"I think of those who will serve on this ship and those who will see it in different parts of the world. And perhaps they, too, will come to know who Medgar Evers was and what he stood for," Myrlie Evers-Williams said at Jackson State University, where Mabus made the announcement.
Evers was Mississippi field secretary of the National Association for the Advancement of Colored People when he was assassinated outside his Jackson home on June 12, 1963. He was 37.
"He gave his life for his country," Mabus told an audience of about 200.
Mabus embraced Evers-Williams and Medgar Evers' brother, Charles Evers, as they stood before a screen with a color likeness of the ship and a black-and-white photograph of Medgar Evers.
The USNS Medgar Evers will be built at General Dynamics NASSCO in San Diego, and Mabus said construction of the 689-foot vessel would take up to two years. The ship will deliver food, ammunition and parts to other ships at sea.
During the 1950s and early 1960s, Medgar Evers organized nonviolent protests, voter registration drives and boycotts in his home state.
Mabus was a 14-year-old living in northern Mississippi when Medgar Evers was killed, then served as governor from January 1988 to January 1992. He said he chose to name his first Navy ship after Medgar Evers because he was a pioneer.
"He was committed to his fellow human beings and the dream of making America a nation for all its citizens," Mabus said.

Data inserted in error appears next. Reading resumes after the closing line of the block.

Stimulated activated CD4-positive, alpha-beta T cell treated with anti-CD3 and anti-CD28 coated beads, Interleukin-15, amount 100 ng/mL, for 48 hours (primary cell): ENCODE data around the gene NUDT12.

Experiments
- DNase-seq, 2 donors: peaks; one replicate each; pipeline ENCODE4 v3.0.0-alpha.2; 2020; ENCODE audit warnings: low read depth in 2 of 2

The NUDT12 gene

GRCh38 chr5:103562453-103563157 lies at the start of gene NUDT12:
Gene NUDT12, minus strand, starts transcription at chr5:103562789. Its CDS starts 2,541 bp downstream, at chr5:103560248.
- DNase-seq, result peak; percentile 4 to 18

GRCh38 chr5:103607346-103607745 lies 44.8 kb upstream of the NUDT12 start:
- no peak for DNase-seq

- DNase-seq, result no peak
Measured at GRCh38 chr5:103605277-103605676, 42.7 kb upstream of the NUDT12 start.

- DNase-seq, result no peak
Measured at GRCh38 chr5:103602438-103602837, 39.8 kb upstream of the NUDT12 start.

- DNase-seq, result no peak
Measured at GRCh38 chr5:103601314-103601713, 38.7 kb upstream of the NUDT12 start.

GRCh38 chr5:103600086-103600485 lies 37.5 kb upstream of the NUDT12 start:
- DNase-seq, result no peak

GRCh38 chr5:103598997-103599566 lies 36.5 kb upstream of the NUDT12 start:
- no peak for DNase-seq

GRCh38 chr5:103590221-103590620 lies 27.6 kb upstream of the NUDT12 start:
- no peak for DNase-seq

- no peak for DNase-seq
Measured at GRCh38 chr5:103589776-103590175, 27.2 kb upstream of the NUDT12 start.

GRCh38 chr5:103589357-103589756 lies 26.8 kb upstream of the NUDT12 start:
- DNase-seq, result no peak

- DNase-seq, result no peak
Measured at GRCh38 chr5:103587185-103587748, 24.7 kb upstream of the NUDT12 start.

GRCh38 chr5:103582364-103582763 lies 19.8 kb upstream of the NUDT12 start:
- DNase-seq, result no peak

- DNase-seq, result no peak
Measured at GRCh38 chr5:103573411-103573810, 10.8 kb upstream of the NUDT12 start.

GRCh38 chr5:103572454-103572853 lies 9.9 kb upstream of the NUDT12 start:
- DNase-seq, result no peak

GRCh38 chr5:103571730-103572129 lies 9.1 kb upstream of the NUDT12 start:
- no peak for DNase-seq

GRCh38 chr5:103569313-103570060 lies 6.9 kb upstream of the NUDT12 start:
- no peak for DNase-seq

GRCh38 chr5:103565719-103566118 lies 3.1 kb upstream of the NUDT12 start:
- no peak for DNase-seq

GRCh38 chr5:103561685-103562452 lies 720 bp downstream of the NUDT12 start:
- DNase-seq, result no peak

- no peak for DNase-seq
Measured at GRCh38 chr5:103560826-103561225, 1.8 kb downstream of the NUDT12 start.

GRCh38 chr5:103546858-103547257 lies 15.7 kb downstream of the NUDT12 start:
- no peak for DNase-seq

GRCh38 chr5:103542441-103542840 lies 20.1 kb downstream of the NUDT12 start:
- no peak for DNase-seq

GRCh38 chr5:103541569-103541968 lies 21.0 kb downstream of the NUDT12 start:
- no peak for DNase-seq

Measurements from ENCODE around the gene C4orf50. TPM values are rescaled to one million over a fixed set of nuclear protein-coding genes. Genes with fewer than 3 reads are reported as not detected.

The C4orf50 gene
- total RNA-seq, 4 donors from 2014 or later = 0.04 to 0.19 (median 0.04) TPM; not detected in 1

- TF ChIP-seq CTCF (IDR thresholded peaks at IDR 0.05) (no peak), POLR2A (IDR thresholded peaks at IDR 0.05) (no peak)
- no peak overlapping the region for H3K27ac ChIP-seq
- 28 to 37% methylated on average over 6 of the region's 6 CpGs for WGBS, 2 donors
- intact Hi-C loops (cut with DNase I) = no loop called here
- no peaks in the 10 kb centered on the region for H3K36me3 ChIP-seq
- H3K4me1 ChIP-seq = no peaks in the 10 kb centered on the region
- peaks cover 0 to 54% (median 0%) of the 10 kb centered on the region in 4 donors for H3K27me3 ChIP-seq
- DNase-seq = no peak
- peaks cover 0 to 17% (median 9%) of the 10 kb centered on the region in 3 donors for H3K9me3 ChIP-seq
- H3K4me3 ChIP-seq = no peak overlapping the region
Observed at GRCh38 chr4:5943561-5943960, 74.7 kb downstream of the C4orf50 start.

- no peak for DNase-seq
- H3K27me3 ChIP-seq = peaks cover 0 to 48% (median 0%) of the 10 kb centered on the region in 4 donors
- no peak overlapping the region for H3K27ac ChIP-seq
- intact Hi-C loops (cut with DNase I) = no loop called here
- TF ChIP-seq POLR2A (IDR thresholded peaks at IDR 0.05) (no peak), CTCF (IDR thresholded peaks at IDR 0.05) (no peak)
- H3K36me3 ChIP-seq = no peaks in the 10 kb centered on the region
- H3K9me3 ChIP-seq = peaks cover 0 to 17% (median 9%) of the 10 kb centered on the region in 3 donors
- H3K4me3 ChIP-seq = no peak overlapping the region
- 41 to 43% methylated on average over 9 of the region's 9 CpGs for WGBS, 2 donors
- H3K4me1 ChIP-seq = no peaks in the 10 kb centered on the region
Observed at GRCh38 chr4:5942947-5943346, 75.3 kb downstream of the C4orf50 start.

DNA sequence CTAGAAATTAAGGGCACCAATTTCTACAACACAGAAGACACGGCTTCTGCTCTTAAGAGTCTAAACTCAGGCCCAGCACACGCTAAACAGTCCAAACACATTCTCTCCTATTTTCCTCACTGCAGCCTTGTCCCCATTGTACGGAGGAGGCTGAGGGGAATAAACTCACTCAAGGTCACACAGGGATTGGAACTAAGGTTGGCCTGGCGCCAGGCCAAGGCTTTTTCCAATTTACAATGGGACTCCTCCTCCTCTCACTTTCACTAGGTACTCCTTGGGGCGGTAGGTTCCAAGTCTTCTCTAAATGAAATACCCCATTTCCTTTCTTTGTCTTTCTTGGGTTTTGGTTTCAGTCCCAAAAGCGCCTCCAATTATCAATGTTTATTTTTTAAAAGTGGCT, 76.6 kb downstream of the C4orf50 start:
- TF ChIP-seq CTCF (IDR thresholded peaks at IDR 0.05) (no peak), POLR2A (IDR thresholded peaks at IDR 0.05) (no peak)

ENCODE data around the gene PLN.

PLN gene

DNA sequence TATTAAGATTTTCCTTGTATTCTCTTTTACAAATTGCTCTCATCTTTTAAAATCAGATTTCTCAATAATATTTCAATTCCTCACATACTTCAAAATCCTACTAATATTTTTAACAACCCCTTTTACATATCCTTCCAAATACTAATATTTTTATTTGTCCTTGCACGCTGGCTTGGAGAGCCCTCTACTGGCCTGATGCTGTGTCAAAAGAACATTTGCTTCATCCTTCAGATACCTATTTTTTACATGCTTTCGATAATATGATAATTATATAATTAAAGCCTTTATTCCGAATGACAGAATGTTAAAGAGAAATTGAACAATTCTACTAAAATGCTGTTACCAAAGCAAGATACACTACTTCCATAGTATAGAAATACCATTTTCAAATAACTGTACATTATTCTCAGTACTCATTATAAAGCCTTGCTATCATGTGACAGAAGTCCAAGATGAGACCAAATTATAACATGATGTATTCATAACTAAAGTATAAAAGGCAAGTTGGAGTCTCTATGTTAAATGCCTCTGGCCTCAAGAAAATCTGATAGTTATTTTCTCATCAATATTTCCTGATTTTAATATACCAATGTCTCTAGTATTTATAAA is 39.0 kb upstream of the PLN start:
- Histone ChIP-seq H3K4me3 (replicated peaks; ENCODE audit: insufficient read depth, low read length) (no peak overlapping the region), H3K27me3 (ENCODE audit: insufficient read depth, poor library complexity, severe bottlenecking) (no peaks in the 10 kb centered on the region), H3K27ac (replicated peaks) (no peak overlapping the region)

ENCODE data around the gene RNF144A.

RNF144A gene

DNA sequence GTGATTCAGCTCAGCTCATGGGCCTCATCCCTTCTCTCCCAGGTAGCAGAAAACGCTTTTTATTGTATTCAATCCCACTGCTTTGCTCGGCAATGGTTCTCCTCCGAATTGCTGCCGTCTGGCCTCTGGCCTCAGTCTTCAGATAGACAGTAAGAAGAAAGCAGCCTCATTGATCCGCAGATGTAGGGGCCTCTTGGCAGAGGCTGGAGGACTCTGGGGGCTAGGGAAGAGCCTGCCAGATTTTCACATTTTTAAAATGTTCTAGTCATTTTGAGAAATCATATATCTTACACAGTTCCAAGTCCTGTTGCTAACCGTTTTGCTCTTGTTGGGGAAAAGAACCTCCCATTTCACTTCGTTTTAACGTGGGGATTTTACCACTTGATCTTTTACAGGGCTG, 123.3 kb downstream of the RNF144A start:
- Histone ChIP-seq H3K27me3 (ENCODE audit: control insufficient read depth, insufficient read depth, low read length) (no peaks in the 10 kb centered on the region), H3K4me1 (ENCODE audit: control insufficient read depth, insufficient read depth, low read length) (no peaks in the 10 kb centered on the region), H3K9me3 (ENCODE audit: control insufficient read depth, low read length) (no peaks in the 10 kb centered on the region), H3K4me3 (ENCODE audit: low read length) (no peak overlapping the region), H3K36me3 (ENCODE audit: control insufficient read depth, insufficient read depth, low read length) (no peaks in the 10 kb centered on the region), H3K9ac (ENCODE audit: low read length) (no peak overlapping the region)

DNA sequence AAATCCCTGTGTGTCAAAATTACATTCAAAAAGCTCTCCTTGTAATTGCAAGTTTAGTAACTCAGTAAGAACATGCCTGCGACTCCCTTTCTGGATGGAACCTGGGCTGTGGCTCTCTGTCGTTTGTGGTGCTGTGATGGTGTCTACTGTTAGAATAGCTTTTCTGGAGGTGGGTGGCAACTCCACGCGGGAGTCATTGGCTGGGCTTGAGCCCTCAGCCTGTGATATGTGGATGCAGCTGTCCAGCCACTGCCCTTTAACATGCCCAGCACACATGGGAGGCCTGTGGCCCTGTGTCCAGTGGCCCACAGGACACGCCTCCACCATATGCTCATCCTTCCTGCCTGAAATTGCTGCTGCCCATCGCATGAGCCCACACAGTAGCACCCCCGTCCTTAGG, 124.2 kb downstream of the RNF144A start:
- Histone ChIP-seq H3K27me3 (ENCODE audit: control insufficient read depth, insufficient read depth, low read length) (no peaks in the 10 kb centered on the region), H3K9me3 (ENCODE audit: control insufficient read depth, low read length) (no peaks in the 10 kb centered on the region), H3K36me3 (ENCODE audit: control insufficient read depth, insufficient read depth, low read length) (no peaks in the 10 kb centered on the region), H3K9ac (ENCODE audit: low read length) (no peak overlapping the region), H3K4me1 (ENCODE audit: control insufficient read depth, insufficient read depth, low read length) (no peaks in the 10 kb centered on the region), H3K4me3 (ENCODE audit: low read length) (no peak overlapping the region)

Medgar Evers was born in tiny Decatur, Miss., about 60 miles east of Jackson. He served in the U.S. Army during World War II, fighting in France. After he returned to Mississippi, he earned a degree from what is now Alcorn State University and became involved in the burgeoning civil-rights movement.
Medgar Evers' assassination prompted President John F. Kennedy to ask Congress for a comprehensive civil rights bill.
Evers is buried in Arlington National Cemetery. It was 1994 before his killer, white supremacist Byron De La Beckwith, was convicted of murder.
Evers-Williams _ who lives in Los Angeles and Bend, Ore. _ thanked Mabus for fulfilling a promise he made to her more than 20 years ago, that he'd find an appropriate way to commemorate her late husband's legacy.
She said she flew to Mississippi for Friday's ceremony without knowing why she had to be there. She joked that Navy officials and her friends in Mississippi who arranged the trip did a good job of keeping the information from her.
"Mission accomplished," she told Mabus with a smile.
Associated Press Writer Philip Elliott contributed to this report from Washington.